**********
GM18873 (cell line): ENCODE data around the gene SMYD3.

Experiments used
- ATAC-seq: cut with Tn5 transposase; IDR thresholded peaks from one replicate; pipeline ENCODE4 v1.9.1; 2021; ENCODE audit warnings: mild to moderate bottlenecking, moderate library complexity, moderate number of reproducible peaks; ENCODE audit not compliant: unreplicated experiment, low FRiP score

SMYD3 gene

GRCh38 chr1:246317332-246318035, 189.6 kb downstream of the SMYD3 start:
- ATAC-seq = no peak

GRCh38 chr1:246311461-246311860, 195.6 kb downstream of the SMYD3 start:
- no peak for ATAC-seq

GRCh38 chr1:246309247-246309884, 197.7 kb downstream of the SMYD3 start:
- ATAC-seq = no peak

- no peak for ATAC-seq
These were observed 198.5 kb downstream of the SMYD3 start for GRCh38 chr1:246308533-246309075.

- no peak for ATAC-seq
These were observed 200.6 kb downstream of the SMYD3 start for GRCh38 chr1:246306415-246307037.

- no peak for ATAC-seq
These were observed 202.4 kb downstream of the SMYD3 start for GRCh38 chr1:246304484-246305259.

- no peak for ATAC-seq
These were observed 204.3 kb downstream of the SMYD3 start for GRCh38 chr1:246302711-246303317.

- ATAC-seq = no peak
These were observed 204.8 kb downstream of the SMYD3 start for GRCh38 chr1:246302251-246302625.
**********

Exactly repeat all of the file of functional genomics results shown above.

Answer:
GM18873 (cell line): ENCODE data around the gene SMYD3.

Experiments used
- ATAC-seq: cut with Tn5 transposase; IDR thresholded peaks from one replicate; pipeline ENCODE4 v1.9.1; 2021; ENCODE audit warnings: mild to moderate bottlenecking, moderate library complexity, moderate number of reproducible peaks; ENCODE audit not compliant: unreplicated experiment, low FRiP score

SMYD3 gene

GRCh38 chr1:246317332-246318035, 189.6 kb downstream of the SMYD3 start:
- ATAC-seq = no peak

GRCh38 chr1:246311461-246311860, 195.6 kb downstream of the SMYD3 start:
- no peak for ATAC-seq

GRCh38 chr1:246309247-246309884, 197.7 kb downstream of the SMYD3 start:
- ATAC-seq = no peak

- no peak for ATAC-seq
These were observed 198.5 kb downstream of the SMYD3 start for GRCh38 chr1:246308533-246309075.

- no peak for ATAC-seq
These were observed 200.6 kb downstream of the SMYD3 start for GRCh38 chr1:246306415-246307037.

- no peak for ATAC-seq
These were observed 202.4 kb downstream of the SMYD3 start for GRCh38 chr1:246304484-246305259.

- no peak for ATAC-seq
These were observed 204.3 kb downstream of the SMYD3 start for GRCh38 chr1:246302711-246303317.

- ATAC-seq = no peak
These were observed 204.8 kb downstream of the SMYD3 start for GRCh38 chr1:246302251-246302625.